Unsolved Murders

Tracey Joshua Baldwin

Age: 47

Sex: male

Date: 6 Mar 1933

Place: Stretton Sugwas, Hereford

Tracey Joshua Baldwin was found dead in an outhouse on 6 March 1933.

When he was found he had an injury to the back of his head and a piece of his cheek missing and a small wound to his chin.

His death was said to have been caused by concussion but the coroner’s jury found that there was no definite evidence to show what had caused the concussion.

The police said that they thought that he had collapsed from a heart attack and fallen and hit his head and that he had then died from concussion and that after he had died rats had caused the deep wound that was found on his face. They wound to his face was said to have not been sufficient in itself to have caused death.

When he was first found an appeal was broadcasted for motorists that had been in the vicinity before 3.15pm on the Sunday 5 March 1933 when Tracey Baldwin was last seen alive, but none of them could throw any light on the cause of his death.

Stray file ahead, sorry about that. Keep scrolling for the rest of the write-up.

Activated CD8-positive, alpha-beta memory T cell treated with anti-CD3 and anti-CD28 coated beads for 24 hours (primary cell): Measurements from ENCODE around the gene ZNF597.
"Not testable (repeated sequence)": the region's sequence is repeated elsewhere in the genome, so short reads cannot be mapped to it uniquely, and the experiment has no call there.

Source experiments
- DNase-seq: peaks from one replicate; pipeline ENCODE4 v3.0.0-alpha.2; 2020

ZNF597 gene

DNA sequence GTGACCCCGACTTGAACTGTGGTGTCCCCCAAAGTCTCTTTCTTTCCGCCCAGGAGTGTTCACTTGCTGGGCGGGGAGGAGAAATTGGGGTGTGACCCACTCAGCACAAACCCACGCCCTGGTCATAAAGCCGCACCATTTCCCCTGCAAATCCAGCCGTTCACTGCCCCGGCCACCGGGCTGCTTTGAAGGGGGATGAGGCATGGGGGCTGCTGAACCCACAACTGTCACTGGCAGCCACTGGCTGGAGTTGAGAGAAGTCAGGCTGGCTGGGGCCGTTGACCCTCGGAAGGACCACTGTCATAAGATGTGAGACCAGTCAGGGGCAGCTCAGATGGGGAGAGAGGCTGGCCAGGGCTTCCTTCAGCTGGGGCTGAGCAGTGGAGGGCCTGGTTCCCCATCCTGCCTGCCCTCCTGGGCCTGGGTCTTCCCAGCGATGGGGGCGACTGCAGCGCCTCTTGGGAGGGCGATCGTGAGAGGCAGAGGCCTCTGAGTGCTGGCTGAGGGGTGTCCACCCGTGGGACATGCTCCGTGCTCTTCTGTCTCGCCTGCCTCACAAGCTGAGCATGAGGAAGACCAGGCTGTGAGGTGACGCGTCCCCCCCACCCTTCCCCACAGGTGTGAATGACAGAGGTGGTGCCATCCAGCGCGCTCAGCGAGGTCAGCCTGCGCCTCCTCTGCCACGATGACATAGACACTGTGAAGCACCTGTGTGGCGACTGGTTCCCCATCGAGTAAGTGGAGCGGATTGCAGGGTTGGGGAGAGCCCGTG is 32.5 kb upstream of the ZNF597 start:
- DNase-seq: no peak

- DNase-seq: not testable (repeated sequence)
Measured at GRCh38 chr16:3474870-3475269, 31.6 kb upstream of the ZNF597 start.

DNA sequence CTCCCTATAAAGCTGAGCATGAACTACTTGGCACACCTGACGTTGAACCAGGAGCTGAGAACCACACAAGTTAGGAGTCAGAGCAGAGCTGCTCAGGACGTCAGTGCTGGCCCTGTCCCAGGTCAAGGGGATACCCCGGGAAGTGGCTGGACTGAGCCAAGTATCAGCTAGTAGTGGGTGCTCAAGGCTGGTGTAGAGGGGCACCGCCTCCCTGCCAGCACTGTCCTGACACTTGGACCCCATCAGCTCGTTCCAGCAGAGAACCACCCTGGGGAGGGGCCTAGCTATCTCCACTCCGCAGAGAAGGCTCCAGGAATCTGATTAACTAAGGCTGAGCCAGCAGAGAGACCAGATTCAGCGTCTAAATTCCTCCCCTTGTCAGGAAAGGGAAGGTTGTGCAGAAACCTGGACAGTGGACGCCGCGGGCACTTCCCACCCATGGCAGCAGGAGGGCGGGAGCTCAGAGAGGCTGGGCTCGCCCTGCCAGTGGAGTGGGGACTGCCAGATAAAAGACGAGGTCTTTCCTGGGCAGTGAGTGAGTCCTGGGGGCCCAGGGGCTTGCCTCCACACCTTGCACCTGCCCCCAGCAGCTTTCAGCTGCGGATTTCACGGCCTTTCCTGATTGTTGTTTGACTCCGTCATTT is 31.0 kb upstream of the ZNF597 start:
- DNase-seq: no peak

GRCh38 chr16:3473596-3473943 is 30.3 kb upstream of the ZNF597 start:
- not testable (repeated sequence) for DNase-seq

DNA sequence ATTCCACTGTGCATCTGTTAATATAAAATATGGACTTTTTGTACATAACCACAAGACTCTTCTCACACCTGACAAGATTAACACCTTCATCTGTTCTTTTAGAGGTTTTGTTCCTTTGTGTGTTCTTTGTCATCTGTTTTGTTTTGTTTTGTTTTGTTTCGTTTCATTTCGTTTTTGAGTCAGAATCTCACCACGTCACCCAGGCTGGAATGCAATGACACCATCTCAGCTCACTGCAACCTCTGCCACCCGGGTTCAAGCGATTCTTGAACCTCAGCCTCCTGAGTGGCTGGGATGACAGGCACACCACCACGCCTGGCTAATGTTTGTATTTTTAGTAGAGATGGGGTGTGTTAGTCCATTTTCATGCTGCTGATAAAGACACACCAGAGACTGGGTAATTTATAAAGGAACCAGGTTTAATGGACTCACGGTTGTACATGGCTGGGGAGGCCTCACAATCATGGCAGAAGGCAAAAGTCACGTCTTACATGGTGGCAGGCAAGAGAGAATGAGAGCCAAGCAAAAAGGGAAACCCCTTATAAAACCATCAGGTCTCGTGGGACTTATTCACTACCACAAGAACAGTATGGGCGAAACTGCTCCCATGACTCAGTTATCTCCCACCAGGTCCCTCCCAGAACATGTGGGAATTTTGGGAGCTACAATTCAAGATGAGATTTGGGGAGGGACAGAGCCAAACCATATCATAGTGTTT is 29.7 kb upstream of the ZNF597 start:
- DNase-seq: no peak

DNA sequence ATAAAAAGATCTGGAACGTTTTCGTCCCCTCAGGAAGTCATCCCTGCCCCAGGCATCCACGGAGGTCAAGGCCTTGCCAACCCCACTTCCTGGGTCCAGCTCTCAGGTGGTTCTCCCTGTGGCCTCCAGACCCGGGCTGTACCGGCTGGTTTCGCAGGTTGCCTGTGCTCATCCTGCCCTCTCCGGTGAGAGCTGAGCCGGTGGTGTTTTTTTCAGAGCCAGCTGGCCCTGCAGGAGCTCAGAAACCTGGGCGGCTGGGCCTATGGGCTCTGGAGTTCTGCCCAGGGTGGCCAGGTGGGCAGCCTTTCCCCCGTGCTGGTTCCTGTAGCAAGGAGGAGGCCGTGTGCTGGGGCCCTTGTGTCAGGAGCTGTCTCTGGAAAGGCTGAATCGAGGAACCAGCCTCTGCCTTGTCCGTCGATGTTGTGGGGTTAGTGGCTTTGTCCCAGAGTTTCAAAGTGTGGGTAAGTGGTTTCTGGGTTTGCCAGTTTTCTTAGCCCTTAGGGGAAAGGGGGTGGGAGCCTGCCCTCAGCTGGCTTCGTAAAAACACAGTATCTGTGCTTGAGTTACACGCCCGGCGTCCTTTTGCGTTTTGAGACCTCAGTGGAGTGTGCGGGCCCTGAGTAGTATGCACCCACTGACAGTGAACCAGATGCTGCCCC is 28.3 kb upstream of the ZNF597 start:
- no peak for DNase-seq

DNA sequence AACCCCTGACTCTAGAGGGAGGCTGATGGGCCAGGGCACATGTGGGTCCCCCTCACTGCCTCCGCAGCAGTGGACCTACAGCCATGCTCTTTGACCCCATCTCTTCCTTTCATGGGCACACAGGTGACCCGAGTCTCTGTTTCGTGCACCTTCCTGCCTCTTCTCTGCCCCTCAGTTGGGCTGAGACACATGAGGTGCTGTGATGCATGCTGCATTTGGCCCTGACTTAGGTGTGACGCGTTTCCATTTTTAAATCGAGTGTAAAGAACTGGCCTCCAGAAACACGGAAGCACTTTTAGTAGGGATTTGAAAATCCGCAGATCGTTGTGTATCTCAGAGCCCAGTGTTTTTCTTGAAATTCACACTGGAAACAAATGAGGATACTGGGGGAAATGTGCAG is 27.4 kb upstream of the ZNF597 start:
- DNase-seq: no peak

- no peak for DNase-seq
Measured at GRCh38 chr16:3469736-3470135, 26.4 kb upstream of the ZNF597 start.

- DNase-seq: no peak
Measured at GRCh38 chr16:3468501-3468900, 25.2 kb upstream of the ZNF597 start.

The doctor that carried out the post-mortem said that the wound to his cheek was unusually severe and looked as though it had been caused by a blow struck from the front either by a sharp or blunt instrument moving quickly. However, he said that after having considered the injuries he was of the opinion that in view of the absence of blood on Tracey Baldwin's hands and clothes that the wound to his cheek could only be explained by it having been caused after his death.

However, he added that he found nothing to suggest that Tracey Baldwin had had a heart attack although he could not exclude that possibility.

He also said that he found it difficult to believe that rats could have caused the wound to his cheek so soon after his death.

At the inquest the police produced a swede that had been gnawed by rats and said that the cavity in the swede was similar to the wound on Tracey Baldwin’s cheek. The Chief Constable said, 'I am absolutely convinced that the wound was caused by rats'. He also said that he was convinced that there had been no foul play.

He had lived in Stretton Sugwas and was a farm labourer.

*map pointers are rough estimates based on known location details as per Place field above.

see www.britishnewspaperarchive.co.uk

see Leeds Mercury - Tuesday 07 March 1933

see Birmingham Daily Gazette - Wednesday 22 March 1933

see Daily Herald - Wednesday 08 March 1933